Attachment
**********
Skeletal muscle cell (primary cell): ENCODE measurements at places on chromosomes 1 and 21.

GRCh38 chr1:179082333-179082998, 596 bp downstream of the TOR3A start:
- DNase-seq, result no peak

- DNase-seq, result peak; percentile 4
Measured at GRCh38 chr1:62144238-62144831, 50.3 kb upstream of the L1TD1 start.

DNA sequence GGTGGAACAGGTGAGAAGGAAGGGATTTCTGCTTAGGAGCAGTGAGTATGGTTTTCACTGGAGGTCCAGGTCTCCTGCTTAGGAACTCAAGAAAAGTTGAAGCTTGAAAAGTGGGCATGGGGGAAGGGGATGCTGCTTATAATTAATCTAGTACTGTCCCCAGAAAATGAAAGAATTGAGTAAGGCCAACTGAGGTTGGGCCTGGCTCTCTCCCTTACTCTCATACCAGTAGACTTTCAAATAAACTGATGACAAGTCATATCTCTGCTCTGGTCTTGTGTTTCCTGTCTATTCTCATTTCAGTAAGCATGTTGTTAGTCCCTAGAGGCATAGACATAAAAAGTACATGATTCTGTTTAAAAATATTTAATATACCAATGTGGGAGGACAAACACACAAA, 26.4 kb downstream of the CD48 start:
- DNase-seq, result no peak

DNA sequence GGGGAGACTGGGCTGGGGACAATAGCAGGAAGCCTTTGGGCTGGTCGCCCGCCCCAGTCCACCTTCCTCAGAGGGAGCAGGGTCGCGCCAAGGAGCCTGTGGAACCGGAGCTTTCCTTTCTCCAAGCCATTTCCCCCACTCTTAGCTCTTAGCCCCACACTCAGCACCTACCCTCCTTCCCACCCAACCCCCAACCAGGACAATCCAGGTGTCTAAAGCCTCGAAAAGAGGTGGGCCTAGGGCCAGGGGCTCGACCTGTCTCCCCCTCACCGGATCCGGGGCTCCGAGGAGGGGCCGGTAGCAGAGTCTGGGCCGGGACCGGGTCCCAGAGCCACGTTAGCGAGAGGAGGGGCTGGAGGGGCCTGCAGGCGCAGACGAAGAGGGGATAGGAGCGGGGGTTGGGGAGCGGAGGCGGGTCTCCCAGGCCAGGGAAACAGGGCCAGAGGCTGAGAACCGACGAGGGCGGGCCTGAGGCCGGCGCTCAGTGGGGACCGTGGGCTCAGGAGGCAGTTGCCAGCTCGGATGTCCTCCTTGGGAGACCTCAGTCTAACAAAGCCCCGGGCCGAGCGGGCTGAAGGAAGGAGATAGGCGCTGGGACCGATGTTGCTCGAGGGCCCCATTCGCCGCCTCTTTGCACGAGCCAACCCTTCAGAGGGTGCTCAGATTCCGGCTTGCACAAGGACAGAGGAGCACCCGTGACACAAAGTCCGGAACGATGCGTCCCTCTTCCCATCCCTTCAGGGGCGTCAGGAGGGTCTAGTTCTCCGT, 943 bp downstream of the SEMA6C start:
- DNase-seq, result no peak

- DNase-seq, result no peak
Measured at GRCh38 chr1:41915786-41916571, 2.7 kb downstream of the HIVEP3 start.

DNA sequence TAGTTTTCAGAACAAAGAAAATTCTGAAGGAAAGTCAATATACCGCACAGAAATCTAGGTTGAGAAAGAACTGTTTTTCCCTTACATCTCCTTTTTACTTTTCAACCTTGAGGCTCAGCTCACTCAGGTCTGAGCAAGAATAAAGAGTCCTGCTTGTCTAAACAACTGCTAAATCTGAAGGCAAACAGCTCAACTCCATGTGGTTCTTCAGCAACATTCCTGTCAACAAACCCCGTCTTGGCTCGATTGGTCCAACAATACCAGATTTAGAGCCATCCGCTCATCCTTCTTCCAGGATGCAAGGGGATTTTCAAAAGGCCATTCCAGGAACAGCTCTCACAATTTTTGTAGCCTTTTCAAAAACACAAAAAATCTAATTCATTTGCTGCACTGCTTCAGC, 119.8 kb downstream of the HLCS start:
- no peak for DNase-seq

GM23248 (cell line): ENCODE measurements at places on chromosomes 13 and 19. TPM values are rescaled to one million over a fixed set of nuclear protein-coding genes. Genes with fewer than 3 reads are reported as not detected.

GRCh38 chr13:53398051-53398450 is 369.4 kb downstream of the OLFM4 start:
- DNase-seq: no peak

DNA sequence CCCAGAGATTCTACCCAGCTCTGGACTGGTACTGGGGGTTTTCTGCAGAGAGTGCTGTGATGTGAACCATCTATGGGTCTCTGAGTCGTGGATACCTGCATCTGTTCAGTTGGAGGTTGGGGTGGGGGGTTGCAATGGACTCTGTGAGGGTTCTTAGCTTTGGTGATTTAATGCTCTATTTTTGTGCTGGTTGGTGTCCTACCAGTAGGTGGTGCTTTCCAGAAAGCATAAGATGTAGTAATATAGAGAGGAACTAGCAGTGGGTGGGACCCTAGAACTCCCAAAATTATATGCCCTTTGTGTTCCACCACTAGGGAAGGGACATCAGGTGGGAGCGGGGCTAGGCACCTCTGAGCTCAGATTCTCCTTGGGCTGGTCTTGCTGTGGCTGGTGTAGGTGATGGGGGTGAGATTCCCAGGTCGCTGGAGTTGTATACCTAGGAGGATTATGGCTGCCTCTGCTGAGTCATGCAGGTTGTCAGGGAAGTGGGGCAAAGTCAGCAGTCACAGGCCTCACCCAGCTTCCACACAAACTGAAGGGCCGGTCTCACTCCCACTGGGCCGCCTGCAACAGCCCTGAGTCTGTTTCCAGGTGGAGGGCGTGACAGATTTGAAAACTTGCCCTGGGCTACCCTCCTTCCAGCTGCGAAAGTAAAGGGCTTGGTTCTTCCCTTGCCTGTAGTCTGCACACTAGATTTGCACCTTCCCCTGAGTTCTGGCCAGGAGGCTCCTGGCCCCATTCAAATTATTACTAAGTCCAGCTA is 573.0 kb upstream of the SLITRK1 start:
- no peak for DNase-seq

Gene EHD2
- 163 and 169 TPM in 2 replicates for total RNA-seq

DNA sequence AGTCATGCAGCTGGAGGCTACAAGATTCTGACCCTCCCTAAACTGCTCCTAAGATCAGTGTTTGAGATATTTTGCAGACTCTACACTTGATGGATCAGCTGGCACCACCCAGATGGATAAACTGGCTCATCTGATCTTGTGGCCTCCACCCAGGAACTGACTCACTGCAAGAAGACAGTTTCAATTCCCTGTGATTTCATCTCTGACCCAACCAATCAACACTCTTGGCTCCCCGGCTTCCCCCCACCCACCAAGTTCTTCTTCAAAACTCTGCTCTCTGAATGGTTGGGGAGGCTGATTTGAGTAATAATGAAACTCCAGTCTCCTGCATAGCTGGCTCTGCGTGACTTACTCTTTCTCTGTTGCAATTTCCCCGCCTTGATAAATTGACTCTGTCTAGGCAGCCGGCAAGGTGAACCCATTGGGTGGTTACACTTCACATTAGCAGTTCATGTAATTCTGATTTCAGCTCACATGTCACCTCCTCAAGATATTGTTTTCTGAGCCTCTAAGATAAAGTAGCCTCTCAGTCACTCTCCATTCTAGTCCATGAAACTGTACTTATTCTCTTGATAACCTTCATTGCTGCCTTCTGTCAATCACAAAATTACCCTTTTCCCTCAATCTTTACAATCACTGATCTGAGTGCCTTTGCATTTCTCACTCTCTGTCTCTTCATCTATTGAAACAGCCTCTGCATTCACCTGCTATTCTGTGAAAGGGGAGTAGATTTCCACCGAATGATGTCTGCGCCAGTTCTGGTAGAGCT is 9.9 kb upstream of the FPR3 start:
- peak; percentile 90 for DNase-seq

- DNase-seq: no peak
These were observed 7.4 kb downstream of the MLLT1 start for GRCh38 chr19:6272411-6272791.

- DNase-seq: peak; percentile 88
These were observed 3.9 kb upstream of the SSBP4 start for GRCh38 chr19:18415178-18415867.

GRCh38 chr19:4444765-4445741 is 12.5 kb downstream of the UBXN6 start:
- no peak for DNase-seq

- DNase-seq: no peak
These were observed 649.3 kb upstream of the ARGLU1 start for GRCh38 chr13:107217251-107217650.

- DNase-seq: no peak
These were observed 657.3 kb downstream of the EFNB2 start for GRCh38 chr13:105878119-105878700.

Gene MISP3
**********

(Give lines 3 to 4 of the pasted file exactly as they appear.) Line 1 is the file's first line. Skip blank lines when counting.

- DNase-seq, result no peak

- DNase-seq, result peak; percentile 4